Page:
When most people think of sexual predators, they think of men. While the number of male sex offenders far outweighs the number of female sex offenders in Florida, it is not unheard of for a woman to be charged with a sexually based offense.
The recent arrest of a female Polk County Sheriff’s Deputy illustrates one such case. The 45-year-old deputy, Robin Leigh Pagoria, allegedly created videos of herself undressing and restraining two young girls and then spanking them on camera. Pagoria allegedly posted the videos online for her boyfriend to download. She’s currently facing charges of child abuse and producing child pornography.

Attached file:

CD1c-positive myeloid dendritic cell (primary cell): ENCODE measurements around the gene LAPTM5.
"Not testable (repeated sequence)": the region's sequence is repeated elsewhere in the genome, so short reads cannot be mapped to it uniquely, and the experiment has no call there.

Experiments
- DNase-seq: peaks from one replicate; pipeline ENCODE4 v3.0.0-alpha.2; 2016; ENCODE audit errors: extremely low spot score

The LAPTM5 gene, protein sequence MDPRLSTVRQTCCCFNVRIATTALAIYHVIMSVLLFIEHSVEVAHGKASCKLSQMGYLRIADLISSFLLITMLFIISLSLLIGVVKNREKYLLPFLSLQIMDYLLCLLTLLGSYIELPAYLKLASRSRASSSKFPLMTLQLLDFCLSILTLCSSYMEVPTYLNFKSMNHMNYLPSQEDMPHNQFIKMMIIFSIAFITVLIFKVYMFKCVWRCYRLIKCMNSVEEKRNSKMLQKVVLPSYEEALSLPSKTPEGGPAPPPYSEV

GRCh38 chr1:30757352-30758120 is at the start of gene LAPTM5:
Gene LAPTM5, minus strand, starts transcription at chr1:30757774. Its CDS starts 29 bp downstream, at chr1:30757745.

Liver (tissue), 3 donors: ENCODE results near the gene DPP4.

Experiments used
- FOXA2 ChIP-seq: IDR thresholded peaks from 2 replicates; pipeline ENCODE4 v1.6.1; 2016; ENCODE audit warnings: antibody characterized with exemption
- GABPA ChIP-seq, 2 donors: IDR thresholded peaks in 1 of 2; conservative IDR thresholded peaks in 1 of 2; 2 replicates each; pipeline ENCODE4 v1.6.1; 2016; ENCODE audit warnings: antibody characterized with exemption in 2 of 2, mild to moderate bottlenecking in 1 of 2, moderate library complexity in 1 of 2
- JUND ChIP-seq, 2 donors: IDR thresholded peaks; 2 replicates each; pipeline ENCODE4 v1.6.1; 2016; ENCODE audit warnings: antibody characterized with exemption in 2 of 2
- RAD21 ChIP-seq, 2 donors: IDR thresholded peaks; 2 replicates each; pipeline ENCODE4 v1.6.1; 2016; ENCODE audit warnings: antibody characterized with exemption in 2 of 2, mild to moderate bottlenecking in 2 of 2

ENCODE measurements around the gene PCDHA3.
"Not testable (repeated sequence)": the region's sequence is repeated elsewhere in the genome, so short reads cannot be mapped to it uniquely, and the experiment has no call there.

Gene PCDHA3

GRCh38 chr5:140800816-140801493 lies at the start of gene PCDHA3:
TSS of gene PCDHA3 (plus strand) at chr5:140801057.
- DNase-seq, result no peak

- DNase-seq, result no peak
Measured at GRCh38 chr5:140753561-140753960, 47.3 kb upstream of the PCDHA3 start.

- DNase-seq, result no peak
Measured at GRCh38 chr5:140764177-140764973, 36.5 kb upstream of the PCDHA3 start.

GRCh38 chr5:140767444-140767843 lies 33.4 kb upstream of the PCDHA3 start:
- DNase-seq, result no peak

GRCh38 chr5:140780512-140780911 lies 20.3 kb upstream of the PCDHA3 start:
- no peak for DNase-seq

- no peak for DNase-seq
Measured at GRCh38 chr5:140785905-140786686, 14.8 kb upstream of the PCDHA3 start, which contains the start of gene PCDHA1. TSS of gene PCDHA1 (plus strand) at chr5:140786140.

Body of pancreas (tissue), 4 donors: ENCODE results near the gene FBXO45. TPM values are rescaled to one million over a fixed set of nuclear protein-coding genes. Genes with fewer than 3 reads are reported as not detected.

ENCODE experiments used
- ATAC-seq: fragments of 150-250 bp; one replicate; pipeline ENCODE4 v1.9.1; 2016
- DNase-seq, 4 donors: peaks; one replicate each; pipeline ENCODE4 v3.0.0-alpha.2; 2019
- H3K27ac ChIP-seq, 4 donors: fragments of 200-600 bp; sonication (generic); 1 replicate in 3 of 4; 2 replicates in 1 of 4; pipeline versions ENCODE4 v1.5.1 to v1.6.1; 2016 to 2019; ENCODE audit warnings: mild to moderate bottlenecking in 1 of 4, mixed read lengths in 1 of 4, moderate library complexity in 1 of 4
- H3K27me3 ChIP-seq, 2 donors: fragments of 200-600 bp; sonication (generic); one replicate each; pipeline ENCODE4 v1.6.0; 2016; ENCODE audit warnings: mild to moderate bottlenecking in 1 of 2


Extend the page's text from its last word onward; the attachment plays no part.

When a person is convicted of a sexually-based offense, regardless of any criminal penalty that may be imposed, he or she may also be required to register as a sexual offender or sexual predator. These designations require registering an address where the offender resides either temporarily or permanently, updating this address on the person’s driver’s license, and either bi-yearly or quarterly reporting. If a person fails to comply with the requirements of sex offender registration, it can be a third degree felony offense, punishable by up to 5 years in prison.